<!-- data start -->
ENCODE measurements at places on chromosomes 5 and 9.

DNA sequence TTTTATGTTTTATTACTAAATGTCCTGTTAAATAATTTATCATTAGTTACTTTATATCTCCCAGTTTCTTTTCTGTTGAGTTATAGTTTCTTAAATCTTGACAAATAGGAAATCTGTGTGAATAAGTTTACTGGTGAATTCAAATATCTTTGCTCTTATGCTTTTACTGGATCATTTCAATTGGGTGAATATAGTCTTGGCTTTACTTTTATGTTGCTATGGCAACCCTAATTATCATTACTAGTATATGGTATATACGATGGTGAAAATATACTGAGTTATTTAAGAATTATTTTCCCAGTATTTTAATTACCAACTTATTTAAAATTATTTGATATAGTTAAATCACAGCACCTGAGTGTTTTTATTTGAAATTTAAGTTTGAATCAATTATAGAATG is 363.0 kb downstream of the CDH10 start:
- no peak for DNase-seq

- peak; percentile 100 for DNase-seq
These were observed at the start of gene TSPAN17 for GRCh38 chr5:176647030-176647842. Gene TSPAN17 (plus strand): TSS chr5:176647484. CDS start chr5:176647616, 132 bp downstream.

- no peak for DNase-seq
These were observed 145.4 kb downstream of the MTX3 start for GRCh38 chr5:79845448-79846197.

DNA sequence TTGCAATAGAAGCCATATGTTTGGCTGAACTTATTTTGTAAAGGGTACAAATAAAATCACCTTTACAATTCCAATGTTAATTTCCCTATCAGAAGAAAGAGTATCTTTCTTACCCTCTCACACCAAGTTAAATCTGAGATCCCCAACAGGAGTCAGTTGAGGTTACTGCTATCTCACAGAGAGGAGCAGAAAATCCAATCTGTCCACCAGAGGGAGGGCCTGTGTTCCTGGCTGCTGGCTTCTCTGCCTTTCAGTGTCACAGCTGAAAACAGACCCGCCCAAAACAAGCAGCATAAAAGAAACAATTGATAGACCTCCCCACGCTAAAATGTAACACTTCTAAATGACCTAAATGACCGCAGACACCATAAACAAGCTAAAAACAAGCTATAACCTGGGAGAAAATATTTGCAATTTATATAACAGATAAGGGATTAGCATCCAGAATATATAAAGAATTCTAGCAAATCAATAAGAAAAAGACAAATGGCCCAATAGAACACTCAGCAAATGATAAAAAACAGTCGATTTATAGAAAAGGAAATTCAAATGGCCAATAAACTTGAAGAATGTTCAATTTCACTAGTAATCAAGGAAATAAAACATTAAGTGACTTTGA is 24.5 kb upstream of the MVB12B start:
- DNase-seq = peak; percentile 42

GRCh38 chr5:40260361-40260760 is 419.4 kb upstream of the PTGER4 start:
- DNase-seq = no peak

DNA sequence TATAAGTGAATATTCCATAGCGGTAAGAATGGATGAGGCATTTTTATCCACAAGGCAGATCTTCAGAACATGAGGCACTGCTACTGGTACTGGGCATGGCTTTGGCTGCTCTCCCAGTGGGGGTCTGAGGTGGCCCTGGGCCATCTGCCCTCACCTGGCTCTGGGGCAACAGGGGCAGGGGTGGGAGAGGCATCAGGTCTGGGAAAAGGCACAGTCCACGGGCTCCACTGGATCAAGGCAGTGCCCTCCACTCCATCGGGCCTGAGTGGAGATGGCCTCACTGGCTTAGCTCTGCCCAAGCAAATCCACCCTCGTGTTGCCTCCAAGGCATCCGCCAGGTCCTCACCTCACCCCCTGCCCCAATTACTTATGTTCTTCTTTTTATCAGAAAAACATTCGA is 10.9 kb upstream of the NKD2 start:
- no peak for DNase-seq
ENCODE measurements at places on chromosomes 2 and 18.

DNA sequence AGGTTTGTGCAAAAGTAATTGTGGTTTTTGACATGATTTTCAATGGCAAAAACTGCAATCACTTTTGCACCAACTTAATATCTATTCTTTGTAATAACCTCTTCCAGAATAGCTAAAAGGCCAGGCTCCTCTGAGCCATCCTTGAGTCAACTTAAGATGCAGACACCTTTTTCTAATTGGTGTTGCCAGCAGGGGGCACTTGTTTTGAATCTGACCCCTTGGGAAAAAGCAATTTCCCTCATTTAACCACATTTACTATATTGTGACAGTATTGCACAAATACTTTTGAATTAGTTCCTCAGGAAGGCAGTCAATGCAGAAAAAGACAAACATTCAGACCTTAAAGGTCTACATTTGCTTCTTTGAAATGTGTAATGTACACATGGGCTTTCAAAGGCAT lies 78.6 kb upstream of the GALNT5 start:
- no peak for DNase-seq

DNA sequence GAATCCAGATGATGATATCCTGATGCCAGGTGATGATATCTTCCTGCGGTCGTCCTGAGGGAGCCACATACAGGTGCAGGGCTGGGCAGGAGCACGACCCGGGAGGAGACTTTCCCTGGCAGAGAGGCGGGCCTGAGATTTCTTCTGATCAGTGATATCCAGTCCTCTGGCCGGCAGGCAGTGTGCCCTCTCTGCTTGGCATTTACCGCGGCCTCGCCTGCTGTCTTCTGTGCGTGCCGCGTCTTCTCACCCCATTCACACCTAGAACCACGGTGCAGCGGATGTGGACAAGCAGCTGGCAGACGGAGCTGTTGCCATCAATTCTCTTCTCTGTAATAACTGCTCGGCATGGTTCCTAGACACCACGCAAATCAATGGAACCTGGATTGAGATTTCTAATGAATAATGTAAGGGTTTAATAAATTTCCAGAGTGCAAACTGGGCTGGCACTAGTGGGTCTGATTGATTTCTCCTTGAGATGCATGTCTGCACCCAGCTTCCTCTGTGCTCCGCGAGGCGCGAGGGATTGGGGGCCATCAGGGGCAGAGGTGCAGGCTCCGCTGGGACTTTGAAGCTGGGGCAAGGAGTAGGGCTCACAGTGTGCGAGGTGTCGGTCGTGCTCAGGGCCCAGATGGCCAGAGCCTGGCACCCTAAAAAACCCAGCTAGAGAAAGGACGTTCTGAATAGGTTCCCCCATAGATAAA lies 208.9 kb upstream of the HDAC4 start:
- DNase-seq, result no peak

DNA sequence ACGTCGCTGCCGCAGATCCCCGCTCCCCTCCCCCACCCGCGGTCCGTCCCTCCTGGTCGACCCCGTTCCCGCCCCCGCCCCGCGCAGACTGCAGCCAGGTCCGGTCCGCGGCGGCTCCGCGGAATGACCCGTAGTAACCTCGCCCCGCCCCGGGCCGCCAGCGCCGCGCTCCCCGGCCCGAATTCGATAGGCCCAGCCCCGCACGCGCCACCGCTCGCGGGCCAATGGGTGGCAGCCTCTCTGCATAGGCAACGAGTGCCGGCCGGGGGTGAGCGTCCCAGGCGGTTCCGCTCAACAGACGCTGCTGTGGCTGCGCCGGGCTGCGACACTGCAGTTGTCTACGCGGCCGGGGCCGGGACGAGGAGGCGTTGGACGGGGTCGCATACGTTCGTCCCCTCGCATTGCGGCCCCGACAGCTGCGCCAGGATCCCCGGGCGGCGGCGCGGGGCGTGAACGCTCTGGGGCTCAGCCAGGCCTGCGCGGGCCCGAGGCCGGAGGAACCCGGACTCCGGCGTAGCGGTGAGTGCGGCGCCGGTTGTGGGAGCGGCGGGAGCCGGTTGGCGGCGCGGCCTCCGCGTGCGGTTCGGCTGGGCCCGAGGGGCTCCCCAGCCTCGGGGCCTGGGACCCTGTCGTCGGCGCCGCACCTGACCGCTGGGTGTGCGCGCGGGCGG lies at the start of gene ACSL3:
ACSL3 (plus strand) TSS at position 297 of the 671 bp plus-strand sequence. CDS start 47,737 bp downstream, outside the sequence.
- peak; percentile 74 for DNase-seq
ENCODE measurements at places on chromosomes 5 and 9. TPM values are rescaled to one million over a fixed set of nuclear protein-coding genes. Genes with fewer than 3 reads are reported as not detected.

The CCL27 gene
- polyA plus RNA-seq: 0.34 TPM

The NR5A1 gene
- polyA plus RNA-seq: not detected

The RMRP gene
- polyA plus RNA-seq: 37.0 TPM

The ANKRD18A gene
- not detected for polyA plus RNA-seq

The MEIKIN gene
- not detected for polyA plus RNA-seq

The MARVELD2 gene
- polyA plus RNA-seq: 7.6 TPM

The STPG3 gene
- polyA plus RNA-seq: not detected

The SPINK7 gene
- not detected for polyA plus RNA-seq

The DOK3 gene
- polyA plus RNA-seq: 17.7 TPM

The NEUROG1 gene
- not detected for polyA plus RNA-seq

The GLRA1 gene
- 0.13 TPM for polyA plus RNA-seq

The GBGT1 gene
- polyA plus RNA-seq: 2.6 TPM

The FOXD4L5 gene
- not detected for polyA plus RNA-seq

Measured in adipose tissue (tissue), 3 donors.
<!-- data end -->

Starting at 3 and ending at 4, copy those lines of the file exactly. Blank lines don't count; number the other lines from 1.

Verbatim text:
- no peak for DNase-seq

- peak; percentile 100 for DNase-seq